Screenings

Kääntöpiste (2018)

Jere (Samuli Vauramo) is a single father and gym entrepreneur living on social security, Francis (David Nzinga) is a paperless man on the run, and Vera (Laura Birn) is an actress stalked by her child’s deadbeat dad. These well-meaning but helpless people are brought together by chance. By the beginning of the film there’s a dynamic scene where Jere and Francis meet in a cabin of a night train. From there on plot twists, lies and Vera’s theatrical scenes intertwine in a fabric of stories whose sinister atmosphere is reinforced by a fragmented timeline. Social issues are present in director-writer Simo Halinen’s portrayal of people’s actions when having limited possibilities. The film’s structure, combined with the city of Oulu’s wintry landscapes, frames melancholy and hopeless situations well. Moments of joy happen when people come together; but happiness is bound to vanish once you’re getting hold of it. Grand emotions inflate
Screenings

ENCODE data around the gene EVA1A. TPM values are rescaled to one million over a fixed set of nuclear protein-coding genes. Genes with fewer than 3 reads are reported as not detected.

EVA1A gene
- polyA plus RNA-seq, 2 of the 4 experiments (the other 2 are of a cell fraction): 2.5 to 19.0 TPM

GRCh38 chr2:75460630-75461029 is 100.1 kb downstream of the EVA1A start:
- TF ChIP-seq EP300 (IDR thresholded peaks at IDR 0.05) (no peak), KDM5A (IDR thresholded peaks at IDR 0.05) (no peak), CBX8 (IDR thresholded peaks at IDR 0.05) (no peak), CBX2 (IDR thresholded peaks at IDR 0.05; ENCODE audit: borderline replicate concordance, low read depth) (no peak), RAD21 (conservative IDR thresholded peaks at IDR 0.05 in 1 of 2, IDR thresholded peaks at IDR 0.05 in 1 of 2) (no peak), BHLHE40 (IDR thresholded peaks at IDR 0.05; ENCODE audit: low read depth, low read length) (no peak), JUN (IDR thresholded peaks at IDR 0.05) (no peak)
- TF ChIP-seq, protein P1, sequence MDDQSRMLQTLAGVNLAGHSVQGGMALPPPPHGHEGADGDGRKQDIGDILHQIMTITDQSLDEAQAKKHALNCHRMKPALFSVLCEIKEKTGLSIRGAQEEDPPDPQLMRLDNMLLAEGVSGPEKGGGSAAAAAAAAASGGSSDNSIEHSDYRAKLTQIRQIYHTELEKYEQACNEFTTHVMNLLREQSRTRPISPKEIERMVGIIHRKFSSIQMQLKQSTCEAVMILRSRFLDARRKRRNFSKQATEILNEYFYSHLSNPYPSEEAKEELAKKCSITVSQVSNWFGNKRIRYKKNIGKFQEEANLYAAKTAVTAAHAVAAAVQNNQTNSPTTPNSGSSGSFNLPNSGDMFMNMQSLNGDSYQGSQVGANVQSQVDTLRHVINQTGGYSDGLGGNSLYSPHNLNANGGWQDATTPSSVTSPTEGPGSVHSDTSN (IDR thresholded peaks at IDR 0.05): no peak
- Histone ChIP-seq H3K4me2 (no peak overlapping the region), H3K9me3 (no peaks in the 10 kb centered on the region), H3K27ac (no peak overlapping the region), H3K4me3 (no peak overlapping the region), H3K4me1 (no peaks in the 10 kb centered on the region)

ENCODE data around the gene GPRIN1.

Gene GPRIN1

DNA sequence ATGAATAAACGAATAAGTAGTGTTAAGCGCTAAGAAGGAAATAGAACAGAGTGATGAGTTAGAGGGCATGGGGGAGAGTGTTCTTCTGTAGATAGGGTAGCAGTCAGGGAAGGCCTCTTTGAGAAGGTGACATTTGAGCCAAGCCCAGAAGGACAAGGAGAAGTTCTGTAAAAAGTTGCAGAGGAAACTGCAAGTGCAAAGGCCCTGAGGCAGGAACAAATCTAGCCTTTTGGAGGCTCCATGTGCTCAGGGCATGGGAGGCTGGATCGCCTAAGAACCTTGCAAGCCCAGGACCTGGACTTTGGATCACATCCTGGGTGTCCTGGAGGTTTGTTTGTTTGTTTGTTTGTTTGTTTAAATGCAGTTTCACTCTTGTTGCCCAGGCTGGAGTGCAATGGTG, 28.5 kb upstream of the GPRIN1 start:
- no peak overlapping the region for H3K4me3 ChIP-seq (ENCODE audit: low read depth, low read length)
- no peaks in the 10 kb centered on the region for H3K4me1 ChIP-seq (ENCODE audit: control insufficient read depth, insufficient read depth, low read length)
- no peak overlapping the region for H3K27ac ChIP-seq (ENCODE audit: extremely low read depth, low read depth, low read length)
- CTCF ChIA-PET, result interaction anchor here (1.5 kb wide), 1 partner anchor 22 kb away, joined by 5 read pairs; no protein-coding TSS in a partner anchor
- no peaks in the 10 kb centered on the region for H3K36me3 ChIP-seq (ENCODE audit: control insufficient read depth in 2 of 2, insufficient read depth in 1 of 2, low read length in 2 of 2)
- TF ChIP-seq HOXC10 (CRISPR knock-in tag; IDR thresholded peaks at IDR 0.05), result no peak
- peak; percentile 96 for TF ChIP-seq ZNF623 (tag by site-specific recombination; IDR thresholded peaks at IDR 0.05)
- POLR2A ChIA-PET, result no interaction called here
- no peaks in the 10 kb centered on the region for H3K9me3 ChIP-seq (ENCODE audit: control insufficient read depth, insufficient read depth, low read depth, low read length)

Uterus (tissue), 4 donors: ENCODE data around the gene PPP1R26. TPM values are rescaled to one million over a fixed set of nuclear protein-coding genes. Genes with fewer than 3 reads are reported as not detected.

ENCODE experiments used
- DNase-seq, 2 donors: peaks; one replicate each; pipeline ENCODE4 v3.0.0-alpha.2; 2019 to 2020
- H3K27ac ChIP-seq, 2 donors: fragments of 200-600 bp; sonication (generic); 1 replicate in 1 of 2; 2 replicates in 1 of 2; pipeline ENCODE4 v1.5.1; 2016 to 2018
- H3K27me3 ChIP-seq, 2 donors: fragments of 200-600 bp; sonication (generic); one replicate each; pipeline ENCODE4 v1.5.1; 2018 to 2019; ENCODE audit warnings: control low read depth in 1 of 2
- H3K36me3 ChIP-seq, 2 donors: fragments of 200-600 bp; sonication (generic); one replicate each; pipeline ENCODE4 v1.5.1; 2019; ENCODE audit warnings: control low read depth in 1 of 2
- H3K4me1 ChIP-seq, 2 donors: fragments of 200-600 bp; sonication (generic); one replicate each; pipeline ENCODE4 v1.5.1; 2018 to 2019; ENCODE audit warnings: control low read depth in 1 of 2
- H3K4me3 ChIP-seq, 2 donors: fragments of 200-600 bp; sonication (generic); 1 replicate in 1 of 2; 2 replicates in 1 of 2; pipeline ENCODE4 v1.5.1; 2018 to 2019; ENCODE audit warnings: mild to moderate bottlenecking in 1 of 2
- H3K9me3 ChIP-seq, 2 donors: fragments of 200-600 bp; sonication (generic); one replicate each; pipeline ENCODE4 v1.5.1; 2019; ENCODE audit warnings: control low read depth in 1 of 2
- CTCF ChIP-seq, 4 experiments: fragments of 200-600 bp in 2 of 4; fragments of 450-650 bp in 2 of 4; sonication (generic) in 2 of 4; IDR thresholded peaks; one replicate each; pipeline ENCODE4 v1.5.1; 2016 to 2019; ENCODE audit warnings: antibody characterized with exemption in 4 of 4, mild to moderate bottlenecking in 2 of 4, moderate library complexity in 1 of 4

There’s an admirable quiet intensity to A Moment in the Reeds, a first feature by London-based Mikko Makela set in his native Finland. Superficially similar to God’s Own Country, this bittersweet tale of attraction between a prodigal son and a refugee worker is both a more straightforward romance for much of its runtime and a sadder one in the end. Thin, blond Leevi (Janne Puustinen) has reluctantly returned home to help father [Jouko] (Mika Melender) fix up the family summer cottage before it’s put on the market. […] [Jouko] can find scant common ground with a gay son who’s run off to Paris to study literature. […] Leevi isn’t the handy type, so his father has grudgingly hired a laborer through an agency to help with the renovation. […] [T]hat turns out to be Tareq (Boodi Kabbani), a handsome, hirsute Syrian refugee […]. A Moment in the Reeds is deliberately